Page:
Posted by Dale Buss on December 3, 2013 11:17 AM
Will Carrie Underwood be able to hit the high notes like Julie Andrews? Will she botch a line? Will one of the Von Trapp children forget what follows "do"? And how in the heck can you simulate the Austrian Alps in a live production?
NBC is hoping that viewers by the millions will tune in on Thursday for the answers to those questions and more as the network stages one of the most interesting—and gutsiest—holiday TV specials in some time: a live new interpretation of The Sound of Music starring the Nashville songbird who first won fame on American Idol.
Underwood has done a bit of acting and has live-hosted the Country Music Association awards show with Brad Paisley for a few years—and she's sure done a lot of singing. But NBC is making a huge bet on Underwood's ability to stretch herself professionally in a completely new way. Already there are haters nixing her for even daring to reprise Andrews' role in the movie version of the Broadway musical, but Underwood also has defenders including other cast members.Continue reading...
Posted by Mark J. Miller on September 12, 2013 01:44 PM
Executives at Warner Bros. can’t get enough of Harry Potter. After all, the eight Potter films that were released between 2001 and 2011 brought in over $7 billion worldwide—enough to beat out such film franchises as James Bond, Star Wars, and Lord of the Rings to be the most lucrative of all time.
But why stop there? While the Potter series has been officially played out, the iconic books open a world of possibilities for other story lines, and apparently Potter author J.K. Rowling agrees. So the pair have reunited over an agreement for Rowling to turn the fictional “Fantastic Beasts and Where to Find Them” textbook from Hogwarts into a series of films, Variety reports.
The fictional text was published along with “Quidditch Through the Ages” after the Potter series concluded in 2012. More than 80 percent of the cover price of the books went to a charity to help poverty-stricken kids.Continue reading...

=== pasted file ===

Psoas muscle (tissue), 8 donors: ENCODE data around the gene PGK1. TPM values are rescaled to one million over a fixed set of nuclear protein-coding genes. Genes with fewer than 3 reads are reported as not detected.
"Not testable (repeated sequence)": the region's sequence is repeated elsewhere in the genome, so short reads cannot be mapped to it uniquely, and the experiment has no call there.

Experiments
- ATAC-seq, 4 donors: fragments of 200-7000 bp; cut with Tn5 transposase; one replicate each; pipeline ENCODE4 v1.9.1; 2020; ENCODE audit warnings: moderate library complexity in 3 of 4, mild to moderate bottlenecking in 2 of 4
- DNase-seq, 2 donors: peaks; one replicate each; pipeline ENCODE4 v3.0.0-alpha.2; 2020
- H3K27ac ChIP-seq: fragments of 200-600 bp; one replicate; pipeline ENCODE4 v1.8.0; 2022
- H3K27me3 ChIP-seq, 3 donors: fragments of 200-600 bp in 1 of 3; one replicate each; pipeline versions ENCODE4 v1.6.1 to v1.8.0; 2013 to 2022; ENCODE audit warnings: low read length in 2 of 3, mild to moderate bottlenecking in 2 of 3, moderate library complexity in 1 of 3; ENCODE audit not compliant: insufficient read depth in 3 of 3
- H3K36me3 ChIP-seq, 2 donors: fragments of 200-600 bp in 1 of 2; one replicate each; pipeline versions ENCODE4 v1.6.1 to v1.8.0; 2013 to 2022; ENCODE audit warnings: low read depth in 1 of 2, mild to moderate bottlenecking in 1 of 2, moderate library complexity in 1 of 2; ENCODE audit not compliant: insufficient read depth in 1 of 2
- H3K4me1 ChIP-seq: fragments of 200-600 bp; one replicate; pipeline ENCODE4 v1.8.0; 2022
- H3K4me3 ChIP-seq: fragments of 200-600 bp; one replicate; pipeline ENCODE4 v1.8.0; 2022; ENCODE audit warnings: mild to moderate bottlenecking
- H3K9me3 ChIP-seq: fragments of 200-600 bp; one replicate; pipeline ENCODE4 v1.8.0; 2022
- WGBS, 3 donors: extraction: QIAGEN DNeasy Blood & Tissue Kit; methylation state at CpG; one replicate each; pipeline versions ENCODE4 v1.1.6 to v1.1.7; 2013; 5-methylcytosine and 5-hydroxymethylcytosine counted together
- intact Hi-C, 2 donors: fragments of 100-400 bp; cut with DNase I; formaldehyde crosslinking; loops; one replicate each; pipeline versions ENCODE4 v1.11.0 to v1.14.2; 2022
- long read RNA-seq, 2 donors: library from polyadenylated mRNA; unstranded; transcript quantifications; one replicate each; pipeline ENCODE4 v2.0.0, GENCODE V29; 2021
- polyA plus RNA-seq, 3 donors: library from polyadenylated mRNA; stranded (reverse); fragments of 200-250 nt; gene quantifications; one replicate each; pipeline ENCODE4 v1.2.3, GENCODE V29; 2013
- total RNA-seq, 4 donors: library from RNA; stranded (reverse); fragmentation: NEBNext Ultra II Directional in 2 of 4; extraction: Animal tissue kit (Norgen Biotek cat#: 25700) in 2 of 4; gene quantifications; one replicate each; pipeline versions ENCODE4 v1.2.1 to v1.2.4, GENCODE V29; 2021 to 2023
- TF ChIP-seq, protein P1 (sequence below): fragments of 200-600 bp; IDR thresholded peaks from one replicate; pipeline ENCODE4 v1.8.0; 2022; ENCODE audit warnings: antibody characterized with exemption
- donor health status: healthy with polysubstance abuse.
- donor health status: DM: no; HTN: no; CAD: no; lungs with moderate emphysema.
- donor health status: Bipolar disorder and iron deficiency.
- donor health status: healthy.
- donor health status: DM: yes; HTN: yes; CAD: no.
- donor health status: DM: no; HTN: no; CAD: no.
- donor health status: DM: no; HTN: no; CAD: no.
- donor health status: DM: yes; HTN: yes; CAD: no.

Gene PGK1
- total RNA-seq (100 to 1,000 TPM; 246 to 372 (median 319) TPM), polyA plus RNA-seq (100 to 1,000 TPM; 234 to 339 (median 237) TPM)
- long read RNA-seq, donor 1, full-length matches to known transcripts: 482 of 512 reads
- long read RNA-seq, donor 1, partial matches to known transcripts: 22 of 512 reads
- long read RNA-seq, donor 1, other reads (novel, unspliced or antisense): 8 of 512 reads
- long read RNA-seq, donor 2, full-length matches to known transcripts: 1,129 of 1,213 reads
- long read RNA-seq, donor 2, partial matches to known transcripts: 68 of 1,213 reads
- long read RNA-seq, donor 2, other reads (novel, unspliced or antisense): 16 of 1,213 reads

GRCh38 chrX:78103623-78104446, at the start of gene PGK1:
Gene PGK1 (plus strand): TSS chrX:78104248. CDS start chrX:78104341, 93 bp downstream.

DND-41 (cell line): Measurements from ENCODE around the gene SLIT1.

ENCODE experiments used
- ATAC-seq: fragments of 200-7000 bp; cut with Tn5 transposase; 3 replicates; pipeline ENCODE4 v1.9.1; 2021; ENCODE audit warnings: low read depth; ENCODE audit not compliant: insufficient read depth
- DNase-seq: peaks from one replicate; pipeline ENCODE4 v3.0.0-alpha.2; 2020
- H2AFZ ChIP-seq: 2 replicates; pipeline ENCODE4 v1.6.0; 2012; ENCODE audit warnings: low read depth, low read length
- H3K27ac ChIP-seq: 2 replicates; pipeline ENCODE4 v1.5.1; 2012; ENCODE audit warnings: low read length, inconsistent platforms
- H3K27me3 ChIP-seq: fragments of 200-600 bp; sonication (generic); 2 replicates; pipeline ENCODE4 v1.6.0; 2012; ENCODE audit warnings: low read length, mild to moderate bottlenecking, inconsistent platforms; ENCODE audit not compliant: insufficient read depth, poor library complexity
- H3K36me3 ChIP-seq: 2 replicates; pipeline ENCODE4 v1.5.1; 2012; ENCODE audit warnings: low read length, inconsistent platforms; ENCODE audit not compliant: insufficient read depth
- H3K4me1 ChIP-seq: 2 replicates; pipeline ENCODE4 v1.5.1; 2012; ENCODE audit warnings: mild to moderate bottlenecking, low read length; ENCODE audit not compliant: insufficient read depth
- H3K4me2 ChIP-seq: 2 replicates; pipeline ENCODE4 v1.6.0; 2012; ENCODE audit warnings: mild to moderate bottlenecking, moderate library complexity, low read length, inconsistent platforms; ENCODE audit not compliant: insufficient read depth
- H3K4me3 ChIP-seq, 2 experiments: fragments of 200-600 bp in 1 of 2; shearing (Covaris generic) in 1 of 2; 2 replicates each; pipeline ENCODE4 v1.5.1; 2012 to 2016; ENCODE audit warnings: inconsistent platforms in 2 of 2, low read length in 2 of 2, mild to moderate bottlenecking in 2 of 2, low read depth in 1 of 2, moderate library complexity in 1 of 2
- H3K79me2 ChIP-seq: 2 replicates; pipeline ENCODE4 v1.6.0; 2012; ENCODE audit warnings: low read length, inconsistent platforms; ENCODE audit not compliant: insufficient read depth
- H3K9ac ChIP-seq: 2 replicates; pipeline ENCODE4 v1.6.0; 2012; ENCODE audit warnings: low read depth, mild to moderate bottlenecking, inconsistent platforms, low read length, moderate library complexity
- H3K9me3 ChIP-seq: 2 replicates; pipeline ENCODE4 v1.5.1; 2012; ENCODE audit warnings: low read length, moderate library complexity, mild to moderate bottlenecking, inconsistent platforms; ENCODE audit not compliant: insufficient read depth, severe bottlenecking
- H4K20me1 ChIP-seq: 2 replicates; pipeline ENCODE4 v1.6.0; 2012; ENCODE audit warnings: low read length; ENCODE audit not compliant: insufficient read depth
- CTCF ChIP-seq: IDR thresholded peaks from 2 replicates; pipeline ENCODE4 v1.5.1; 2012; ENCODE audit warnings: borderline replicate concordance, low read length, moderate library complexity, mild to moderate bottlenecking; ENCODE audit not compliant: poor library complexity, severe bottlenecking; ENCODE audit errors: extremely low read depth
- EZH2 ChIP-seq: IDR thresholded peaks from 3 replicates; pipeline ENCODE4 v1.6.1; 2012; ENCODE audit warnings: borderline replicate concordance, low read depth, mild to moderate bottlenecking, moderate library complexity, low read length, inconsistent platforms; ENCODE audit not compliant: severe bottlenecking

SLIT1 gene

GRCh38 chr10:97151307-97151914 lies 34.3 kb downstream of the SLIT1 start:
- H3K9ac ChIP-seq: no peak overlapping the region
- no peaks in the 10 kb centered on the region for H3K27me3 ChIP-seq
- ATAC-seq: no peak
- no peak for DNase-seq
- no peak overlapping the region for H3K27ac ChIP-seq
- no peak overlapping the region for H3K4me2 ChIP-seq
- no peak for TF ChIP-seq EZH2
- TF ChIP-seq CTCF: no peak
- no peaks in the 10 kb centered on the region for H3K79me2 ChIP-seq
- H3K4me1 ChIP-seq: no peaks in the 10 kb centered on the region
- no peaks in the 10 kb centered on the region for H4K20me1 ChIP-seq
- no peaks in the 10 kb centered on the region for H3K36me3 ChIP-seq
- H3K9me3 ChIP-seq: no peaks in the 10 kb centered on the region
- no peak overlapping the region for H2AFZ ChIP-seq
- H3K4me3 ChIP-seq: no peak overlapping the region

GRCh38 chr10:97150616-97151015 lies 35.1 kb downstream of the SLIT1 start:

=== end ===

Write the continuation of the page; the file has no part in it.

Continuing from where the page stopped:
Posted by Mark J. Miller on September 10, 2013 07:22 PM
The long-awaited Esquire-branded cable channel made a jump Monday even before its content hit the airwaves. NBCU announced that the Esquire Network will replace the female-geared Style Network instead of the young-male focused G4.
“Just because something is working today doesn’t mean it will work forever. The biggest challenge to thriving in the marketplace is identifying the strategic moves that will keep us ahead of the competition,” Bonnie Hammer, the head of NBCU’s cable-programming operations, wrote in an internal email, according to Variety. After all, NBCU already has such female-targeted brands as E!, Oxygen, and Bravo in its portfolio.Continue reading...
Posted by Sheila Shayon on September 4, 2013 11:58 AM
In a move that surely has early educators 'turning in their graves,' AMC’s hit show The Walking Dead is being used as the “primary text” for an eight-week online course from UC Irvine. The MOOC (massive open online course) is titled, “Society, Science, Survival: Lessons from AMC’s ‘The Walking Dead.’”
The collaboration is facilitated by Instructure, a MOOC platform that AMC has licensed rights to for content, access to cast members for interviews and advice on weekly themes for the upcoming season.
Four UC Irvine professors will teach the course, which will cover topics including population dynamics, the spread of disease, Maslow’s hierarchy of needs and post-apocalyptic nutrition. The course begins Oct. 14, the day after the show's season four premier.
“I’ve never taught a class on math related to zombies before, but this is the same mathematical content I’d teach to undergraduates at UCI, and a way to reach new students,” UC Irvine mathematics lecturer Sarah Eichhorn told AllThingsD.Continue reading...